The opinion of the court was delivered by: HOLTZOFF
This is an action brought by a group of railroads against several organizations of railway employees for an injunction against calling a strike and for a declaratory judgment. The suit was instituted in the light of the termination of the effective period of two years, of an award of a compulsory arbitration directed by Congress in respect to certain issues in controversy between the parties. A temporary restraining order was granted at the institution of this action and has been extended by consent to continue until after the trial.
Pursuant to a pretrial order made with the consent of the parties a hearing has been held on the following two basic issues in advance of the trial: (a) the effect of the expiration of the period during which the Award of Arbitration Board No. 282 continued in force, as provided in Section IV of that Award pursuant to Section 4 of Public Law 88-108; and (b) whether the Norris-LaGuardia Act is applicable to the plaintiffs' request for injunctive relief. This decision deals with these two questions.
At the outset it is desirable to analyze and summarize the somewhat complicated system prescribed by the Railway Labor Act (Act of May 20, 1926, 44 Stat. 577, as amended, 45 U.S.C. § 151 et seq.) for amicable adjustments of labor disputes in the railroad industry. The statute contains a well conceived, carefully planned, elaborate scheme for the settlement of differences between carriers and their employees by means of negotiation, mediation, and arbitration. It provides in detail certain specified steps to be pursued in chronological order when such a controversy arises. Neither employers nor employees may unilaterally make or insist on any changes in agreements affecting rates of pay, rules, or working conditions, without first exhausting the remedies provided by the Act.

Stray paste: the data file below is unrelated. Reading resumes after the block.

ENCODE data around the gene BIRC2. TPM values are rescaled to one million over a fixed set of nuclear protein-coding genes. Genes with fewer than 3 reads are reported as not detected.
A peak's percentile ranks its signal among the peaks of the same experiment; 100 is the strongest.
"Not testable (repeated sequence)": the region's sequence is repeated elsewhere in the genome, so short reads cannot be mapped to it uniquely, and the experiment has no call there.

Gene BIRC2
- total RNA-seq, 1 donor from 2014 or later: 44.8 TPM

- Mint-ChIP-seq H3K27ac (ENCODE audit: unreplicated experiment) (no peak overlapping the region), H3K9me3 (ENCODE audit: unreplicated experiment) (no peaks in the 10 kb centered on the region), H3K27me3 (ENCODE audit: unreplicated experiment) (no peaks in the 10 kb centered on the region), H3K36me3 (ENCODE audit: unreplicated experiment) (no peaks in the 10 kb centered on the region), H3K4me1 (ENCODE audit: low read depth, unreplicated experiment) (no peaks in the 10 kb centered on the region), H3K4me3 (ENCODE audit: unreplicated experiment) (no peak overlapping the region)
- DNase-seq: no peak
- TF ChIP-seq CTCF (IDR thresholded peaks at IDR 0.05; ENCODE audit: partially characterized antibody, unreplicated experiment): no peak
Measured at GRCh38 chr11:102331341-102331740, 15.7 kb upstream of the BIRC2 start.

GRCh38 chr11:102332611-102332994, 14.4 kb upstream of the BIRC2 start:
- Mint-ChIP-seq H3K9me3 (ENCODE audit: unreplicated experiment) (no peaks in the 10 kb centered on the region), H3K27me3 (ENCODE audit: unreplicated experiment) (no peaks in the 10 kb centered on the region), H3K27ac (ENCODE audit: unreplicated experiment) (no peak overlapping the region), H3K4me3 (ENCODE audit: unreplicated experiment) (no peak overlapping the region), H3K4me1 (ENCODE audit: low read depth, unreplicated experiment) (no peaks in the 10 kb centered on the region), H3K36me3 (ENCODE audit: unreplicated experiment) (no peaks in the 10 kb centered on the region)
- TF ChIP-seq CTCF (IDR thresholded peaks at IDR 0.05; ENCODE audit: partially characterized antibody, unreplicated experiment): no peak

The initial step to be taken either by a carrier or an organization representing employees, in the event that it desires an alteration in an existing arrangement, is to serve a 30-days' written notice of its intention to achieve the change. The time and place for the beginning of conferences between the representatives of the parties, are then to be agreed upon within ten days after the receipt of the notice. The date of the first conference must be within the 30-day period provided in the notice, Railway Labor Act, Sec. 5, 45 U.S.C. § 155.
The Act further provided for the creation of the National Mediation Board appointed by the President, Railway Labor Act, Sec. 4, 45 U.S.C. § 154. If the negotiations between the parties do not result in a settlement of the dispute, either party is authorized to invoke the assistance of the Mediation Board. In addition the Mediation Board is empowered to proffer its services on its own initiative, in case of an emergency.
If the negotiations and mediation still do not lead to an adjustment of the controversy, it may be submitted to a board of arbitration by agreement of the parties, Railway Labor Act, Secs. 7, 8, 45 U.S.C. §§ 157, 158. While such an arbitration is purely voluntary, the statute prescribes the manner of creation and organization of such a board and the procedure to be followed by it. The award is binding and enforcible.